• 26. Education Code 48950 (the Leonard Law): for public + private high school journalists in California “In addition to the First Amendment to the U.S. Constitution, states can provide additional free speech protection to their own citizens by enacting state laws or regulations. California Educ. Code Sec. 48950, also known as the "Leonard Law," does just that. California is the only state that has enacted a law that prohibits private high schools from making or enforcing any rule that would subject a student to disciplinary action for engaging in expression (on or off campus) that would be protected by the First Amendment or the California Constitutions free expression provision if it occurred off campus. “The legislative history of the law states: ‘It is the intent of the Legislature that a student shall have the same right to exercise his or her right to free speech on campus as he or she enjoys when off campus.’ ” Source: Student Press Law Center, at http:// www.splc.org/knowyourrights/law_library.asp?id=13Friday, June 22, 12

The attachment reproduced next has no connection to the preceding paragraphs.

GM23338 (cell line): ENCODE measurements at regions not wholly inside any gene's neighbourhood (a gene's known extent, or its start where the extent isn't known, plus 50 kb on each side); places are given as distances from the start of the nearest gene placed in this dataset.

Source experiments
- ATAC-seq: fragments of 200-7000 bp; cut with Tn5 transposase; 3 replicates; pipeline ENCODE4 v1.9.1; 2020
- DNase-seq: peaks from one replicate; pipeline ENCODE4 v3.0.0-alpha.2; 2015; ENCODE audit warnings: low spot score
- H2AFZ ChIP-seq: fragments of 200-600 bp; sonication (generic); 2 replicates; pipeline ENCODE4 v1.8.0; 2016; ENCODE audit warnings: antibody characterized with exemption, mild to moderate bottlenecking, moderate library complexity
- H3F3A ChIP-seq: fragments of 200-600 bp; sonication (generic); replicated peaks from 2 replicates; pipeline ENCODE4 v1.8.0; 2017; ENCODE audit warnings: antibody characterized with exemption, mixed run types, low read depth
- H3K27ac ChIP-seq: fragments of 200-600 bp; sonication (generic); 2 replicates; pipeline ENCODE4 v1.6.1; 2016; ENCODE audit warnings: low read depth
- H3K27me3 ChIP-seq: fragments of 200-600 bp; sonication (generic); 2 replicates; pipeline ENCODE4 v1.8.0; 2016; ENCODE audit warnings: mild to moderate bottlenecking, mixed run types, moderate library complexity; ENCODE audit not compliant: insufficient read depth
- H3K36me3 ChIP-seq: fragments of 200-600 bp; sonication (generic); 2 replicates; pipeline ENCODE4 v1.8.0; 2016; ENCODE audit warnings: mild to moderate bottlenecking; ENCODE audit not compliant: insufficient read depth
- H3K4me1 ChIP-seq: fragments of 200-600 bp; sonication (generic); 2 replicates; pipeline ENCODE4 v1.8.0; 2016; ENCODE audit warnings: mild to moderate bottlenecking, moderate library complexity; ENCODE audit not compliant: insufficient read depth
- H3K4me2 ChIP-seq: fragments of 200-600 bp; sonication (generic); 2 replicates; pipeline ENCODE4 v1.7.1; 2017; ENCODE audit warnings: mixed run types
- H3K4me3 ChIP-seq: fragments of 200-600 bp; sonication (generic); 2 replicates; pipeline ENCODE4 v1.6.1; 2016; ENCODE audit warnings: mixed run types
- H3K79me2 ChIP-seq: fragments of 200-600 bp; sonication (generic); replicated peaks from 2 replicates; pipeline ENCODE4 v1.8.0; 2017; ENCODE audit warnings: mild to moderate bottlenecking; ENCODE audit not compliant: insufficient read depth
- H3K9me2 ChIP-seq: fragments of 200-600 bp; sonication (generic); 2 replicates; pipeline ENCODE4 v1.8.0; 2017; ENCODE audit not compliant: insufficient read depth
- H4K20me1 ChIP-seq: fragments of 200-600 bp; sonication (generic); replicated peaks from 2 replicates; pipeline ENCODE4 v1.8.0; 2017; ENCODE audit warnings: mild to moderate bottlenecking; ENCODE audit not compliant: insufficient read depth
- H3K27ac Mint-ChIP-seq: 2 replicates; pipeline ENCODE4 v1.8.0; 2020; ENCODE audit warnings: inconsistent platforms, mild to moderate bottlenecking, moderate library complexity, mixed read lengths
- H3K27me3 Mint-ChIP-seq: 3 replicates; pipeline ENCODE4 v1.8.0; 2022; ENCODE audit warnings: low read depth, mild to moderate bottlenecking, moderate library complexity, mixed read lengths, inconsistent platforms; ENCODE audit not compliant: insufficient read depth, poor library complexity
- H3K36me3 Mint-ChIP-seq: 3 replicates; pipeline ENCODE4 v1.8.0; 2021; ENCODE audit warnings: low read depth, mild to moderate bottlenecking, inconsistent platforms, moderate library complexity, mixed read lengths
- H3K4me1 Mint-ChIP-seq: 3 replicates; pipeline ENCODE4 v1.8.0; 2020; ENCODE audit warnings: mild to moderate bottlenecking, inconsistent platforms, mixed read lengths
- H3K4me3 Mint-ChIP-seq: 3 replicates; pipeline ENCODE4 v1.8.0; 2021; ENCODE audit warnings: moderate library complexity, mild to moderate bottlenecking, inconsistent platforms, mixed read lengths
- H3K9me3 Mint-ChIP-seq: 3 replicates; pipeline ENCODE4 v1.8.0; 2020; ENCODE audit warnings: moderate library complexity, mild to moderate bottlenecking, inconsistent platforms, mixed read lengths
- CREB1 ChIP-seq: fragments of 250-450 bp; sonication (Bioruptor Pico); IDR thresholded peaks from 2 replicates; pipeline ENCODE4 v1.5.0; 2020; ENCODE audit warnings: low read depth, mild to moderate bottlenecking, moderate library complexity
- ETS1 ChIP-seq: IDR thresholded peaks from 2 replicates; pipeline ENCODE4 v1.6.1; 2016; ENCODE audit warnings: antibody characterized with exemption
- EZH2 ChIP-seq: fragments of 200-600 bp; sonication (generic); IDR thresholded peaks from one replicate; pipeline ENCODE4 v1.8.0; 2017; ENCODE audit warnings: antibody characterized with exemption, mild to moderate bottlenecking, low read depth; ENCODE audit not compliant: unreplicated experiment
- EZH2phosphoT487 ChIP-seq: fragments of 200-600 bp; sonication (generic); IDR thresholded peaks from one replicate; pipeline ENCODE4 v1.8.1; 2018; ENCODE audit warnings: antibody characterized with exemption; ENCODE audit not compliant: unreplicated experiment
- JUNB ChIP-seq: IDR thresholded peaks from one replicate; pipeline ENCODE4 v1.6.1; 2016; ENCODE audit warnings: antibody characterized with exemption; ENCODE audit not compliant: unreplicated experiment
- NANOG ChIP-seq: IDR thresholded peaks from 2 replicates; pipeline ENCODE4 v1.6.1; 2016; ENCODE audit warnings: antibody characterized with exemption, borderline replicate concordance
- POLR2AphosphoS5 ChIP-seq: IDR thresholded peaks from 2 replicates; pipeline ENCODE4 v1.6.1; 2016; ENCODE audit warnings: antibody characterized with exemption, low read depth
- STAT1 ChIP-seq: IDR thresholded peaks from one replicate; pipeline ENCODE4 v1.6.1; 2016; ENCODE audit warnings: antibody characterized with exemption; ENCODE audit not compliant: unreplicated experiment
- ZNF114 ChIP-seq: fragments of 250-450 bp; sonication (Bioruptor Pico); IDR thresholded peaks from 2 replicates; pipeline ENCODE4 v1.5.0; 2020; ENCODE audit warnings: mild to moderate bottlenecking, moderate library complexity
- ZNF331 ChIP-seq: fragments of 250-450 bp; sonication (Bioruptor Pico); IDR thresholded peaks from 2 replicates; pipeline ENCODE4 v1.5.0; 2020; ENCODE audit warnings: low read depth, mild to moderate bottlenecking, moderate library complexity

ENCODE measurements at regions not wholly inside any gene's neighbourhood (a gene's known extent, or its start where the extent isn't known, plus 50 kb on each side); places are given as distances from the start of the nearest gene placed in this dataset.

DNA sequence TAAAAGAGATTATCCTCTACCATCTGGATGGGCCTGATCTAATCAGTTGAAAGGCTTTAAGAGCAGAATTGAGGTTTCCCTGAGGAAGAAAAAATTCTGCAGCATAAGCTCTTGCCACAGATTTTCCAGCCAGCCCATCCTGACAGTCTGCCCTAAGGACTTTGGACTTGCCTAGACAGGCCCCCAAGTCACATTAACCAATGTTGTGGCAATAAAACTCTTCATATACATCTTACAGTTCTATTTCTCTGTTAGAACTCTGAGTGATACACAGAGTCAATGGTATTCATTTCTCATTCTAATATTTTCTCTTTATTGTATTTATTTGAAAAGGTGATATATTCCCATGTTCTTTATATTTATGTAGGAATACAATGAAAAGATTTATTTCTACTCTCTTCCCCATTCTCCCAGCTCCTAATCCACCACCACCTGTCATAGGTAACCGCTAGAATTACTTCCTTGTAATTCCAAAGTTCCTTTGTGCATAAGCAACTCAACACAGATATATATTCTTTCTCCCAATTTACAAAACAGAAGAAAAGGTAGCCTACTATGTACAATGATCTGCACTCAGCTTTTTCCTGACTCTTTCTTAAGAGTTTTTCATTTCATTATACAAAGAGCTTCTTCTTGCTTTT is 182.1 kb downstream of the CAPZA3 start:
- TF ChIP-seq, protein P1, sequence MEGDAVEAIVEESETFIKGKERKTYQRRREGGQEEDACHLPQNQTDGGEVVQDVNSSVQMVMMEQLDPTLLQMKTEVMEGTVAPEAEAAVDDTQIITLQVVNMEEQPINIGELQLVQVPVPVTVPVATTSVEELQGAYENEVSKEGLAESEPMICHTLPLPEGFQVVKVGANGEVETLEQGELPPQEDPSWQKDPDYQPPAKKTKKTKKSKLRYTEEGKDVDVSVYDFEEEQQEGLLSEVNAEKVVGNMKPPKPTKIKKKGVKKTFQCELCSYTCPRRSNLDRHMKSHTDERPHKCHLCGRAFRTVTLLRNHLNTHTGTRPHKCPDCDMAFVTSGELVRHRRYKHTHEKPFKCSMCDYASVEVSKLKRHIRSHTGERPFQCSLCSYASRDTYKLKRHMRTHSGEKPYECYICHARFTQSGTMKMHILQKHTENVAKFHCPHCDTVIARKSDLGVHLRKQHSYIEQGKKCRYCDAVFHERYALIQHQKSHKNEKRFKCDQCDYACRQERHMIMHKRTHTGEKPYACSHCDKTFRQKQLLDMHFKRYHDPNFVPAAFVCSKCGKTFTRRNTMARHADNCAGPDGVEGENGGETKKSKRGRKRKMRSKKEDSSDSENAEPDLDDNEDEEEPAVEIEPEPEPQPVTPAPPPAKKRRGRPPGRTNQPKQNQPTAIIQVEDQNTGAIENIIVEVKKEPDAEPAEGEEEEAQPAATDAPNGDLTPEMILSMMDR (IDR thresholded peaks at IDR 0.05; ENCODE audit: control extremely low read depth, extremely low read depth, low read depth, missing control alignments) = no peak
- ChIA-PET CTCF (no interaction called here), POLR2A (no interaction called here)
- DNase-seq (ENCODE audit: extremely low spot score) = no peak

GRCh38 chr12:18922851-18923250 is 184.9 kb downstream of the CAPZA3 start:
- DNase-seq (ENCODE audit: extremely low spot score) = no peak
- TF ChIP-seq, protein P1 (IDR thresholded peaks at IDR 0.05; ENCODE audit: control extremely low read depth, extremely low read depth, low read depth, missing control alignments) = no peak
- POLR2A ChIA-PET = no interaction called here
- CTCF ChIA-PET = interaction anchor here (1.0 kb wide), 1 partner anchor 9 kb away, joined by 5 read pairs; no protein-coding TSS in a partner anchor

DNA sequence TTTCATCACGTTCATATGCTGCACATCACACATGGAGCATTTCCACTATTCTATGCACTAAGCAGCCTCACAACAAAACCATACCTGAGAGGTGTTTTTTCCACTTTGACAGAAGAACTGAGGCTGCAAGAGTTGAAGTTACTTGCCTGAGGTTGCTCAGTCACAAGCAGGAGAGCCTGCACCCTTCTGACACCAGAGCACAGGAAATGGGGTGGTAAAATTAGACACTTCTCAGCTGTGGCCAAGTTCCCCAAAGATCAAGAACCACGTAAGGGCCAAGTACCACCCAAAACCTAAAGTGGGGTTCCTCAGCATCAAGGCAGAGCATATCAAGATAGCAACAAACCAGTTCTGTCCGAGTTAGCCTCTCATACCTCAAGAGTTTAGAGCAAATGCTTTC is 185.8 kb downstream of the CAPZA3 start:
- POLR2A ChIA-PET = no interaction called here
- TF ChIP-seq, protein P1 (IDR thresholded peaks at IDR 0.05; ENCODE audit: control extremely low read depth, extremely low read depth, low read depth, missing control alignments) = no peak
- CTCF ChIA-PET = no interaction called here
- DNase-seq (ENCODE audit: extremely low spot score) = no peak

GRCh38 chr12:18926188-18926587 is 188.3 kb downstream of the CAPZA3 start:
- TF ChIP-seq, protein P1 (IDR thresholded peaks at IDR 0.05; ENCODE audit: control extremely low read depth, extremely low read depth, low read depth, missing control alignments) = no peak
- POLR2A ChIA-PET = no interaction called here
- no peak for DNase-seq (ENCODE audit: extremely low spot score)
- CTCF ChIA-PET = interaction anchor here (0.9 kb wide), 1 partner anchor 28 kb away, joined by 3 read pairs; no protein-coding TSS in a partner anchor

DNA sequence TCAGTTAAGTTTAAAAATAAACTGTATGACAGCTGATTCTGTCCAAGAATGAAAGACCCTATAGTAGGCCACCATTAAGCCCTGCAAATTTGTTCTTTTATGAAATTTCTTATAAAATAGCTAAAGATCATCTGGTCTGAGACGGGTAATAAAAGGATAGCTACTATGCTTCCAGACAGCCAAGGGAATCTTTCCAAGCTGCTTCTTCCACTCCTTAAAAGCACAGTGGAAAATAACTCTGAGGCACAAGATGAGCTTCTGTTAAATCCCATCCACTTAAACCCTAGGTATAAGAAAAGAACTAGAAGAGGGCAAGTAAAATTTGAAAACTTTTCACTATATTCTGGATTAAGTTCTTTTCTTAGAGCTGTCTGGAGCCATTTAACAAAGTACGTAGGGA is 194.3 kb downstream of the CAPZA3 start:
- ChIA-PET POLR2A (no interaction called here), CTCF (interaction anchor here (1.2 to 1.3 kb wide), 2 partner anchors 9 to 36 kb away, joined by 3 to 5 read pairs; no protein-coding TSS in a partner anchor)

• 27. What the Leonard Law allows/doesn’t allow • Private secondary schools can’t discipline students for speech that would be protected outside of school by the 1st Amendment or by the California Constitution. • Students whose free speech rights have been harmed may file a civil suit, and if they win, courts may award attorneys’ fees to the students/plaintiffs. • The law doesn’t apply to private secondary schools that are controlled by a religious organization (sorry, Convent and S.I.) • Schools are still free to impose discipline for harassment, threats, or intimidation, unless constitutionally protected. • The Leonard Law doesn’t go beyond 48907, but it doesn’t limit it, either. • Free speech is still subject to time, place and manner regulations.Friday, June 22, 12
  • 28. Next: “Bong hits” and Bethel v. Fraser Photo by Associated Press, March 16, 2007/ Fair Use exemption.Friday, June 22, 12